Pioneering Women in

Complement Research

As representatives of the complement community, it is our honor to award the first ‘Pioneering Women in Complement Research Award’ to Professors Patricia Creveling Giclas, Irma Gigli, and the late Jarmila Janatova.


This award was initiated to honor retired female members of the complement community for their major and long-lasting scientific impact on our research field – and to showcase key female complementologists as role models for the younger female scientists among us.


Our understanding of the biological pathways that underly human health and diseases is shaped by the countless scientists that constantly pushed and push the boundaries of our knowledge. For many decades, scientific research was dominated at the bench and in central academic leadership positions by male investigators. Women only broke slowly into these ranks and many of them had to work ‘double-hard’ to not only garner scientific success but to simultaneously raise children. Thus, ‘early’ independent female scientists, such as the awardees that we honor here, are true trailblazers and paved the way for the next generation of female scientists.


Whilst the names of famous women in history books that contributed vitally and cross-disciplinary to science is constantly increasing and the prospects of women in science have never been better than they are now, significant gender-based disparities remain, including disparities in recognition, salary, and funding (1). Furthermore, the COVID-19 pandemic has shown us, that female scientists, particularly those at earlier career stages, remain unproportionally more vulnerable to ‘adverse events’: they most often bear the greater proportion of childcare and household responsibilities, which impacts negatively on their ability to do or direct lab work and to publish. Indeed, the numbers of biomedical publications with female first authors dropped by 19% and that of female senior authors by 5% this year (2).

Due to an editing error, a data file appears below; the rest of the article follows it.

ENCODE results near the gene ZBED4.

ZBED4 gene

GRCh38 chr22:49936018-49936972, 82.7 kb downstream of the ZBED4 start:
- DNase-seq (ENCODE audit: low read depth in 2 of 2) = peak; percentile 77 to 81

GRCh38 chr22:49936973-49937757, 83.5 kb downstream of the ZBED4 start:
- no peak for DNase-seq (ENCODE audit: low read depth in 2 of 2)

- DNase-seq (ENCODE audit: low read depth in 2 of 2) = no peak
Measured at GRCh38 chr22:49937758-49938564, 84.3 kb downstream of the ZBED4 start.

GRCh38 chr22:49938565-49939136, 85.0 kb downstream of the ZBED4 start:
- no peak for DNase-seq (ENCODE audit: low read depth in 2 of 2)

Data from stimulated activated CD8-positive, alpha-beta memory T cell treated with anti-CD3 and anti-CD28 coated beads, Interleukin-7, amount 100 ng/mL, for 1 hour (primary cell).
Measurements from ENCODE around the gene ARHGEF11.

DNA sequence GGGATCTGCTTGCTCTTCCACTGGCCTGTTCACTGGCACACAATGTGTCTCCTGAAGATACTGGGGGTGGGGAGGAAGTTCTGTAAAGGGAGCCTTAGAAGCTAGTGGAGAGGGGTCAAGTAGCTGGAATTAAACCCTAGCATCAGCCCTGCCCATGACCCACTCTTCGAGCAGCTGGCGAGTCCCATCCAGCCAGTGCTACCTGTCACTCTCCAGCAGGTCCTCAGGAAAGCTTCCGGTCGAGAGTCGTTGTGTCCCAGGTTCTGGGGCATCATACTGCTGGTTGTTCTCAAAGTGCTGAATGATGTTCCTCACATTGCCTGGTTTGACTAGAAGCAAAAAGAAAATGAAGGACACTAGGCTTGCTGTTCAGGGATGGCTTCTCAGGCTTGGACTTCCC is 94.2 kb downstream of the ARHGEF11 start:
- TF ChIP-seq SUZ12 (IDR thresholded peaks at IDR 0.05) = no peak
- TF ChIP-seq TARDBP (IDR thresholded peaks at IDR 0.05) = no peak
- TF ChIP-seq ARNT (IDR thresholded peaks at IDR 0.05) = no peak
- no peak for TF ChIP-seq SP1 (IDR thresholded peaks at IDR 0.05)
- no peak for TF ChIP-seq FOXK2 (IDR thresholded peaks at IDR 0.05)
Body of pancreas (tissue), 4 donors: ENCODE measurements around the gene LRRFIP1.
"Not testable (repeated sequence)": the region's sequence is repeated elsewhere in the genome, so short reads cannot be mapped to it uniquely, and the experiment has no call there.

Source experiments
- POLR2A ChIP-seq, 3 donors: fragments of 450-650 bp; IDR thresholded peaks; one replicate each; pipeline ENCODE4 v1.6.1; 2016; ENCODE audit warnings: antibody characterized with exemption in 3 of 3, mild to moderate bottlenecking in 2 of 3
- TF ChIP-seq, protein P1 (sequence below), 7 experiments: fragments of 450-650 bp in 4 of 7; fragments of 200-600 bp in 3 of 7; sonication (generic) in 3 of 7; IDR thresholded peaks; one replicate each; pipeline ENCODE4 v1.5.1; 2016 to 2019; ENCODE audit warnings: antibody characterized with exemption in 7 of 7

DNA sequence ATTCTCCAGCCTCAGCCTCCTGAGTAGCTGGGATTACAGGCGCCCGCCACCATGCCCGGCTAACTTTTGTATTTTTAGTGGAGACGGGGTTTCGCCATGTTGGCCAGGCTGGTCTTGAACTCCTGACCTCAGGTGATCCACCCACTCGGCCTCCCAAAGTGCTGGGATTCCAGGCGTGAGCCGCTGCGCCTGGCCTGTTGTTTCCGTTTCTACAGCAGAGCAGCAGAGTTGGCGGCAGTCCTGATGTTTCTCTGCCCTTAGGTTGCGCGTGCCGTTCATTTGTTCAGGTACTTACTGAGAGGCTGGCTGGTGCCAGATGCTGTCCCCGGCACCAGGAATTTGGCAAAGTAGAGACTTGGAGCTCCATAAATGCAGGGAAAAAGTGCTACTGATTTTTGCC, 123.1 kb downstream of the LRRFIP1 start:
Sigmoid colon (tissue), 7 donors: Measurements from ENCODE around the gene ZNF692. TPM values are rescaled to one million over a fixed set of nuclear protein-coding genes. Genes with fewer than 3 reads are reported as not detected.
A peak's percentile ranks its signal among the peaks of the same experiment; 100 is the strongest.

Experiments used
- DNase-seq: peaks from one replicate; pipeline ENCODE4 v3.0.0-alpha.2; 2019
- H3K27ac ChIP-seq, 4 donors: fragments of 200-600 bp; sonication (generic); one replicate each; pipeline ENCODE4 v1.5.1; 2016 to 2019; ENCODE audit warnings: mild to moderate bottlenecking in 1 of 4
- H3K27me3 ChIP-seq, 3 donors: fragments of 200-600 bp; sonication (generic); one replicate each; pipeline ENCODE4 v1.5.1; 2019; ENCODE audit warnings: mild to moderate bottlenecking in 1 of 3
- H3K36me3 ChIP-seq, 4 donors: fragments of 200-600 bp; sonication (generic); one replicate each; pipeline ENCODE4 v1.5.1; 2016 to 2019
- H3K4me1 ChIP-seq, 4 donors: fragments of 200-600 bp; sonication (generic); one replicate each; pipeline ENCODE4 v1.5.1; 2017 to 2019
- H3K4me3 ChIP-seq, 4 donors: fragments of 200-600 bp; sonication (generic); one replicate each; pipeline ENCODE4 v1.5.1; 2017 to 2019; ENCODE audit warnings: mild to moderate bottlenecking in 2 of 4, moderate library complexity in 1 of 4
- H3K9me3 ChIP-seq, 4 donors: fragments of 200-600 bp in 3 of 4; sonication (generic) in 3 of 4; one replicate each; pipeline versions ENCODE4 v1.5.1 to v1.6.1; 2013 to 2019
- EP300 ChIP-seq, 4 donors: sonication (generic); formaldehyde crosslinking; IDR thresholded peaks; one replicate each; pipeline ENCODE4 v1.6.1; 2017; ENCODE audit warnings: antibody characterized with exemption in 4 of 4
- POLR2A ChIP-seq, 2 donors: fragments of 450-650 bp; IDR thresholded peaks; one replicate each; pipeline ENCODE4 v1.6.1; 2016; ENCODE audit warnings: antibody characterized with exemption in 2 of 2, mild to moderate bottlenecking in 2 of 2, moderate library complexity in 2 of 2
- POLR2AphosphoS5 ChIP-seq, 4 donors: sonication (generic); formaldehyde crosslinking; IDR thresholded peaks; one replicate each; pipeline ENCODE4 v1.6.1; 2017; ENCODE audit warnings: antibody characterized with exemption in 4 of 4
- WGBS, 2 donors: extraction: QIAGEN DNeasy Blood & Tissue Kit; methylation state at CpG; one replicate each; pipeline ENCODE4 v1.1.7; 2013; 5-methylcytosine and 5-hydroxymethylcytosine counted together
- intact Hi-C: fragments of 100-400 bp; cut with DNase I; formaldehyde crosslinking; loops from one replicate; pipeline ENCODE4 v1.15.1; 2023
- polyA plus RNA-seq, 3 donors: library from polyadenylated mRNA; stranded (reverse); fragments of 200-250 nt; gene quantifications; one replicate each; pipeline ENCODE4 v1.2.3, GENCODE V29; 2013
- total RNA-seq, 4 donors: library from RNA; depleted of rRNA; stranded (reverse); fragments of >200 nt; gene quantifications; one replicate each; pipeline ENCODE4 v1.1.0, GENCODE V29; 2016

Thus, in honor and the spirit of the Pioneering Women in Complement Research, this is a prime time for the complement community to come together and not only celebrate our awardees but to also protect particularly our next generation of female scientists – and actions of each single lab head or institute director can support this cause.


In the following are contributions from John P. Atkinson and Ashley Frazer-Abel that highlight the careers and contributions of Prof. Irma Gigli and Patsy Giclas, respectively. Sadly, Prof. Jarmila Janatova passed away on July 13th of this year. David Isenman and Andrea Tenner have composed a memorial to honor her life.


Claudia Kemper and Andrea Tenner


  1. Carr, P. L. et al. Gender differences in academic medicine: retention, rank, and leadership comparisons from the National Faculty Survey.  , 1694–1699 (2018)

  2. Andersen, J.P. et al. COVID-19 Medical Papers Have Fewer Women First Authors Than Expected. eLife Vol. 9, Article No. e58807 (2020)

Irma Gigli

Irma Gigli is Professor Emeritus at the University of Texas, Houston where she served as The Walter & Mary Mischer Distinguished Professor in Molecular Medicine, The Hans J. Müller-Eberhard Chair in Immunology, and the Director of the Brown Foundation Institute of Molecular Medicine Center for Immunology & Autoimmune Diseases.  Read More...

Patricia Creveling Giclas

It was my honor to nominate Patricia C. Giclas for the Pioneering Women in Complement award and I was delighted to hear she was chosen as an awardee with such distinguished company as Dr. Gigli and Dr. Janatova.  Read More...




JAN 09, 1939 - JUL 13, 2020


After a prolonged illness, on July 13, 2020 our dear friend and colleague Dr. Jarmila Janatova died at her home in Salt Lake City, UT.  With her passing, the complement field has lost an extraordinary biochemist, one who played a very prominent role in the discovery of the thioester bond in C3 and C4, the entity at the heart of their ability to covalently attach to foreign targets. Read More...

ICS Pioneer Women


-To showcase female complementologists as role models for the early career female scientists in the field.


-To honor the female members of the complement community for their impactful research contributions.



-Recognized and presented a certificate at the ICW 2021 Berlin

-One-page article in the FoC Newsletter

-Highlighted on the ICS website



-Female candidates that have made major contributions to complement research

-Must be retired and/or not currently active in research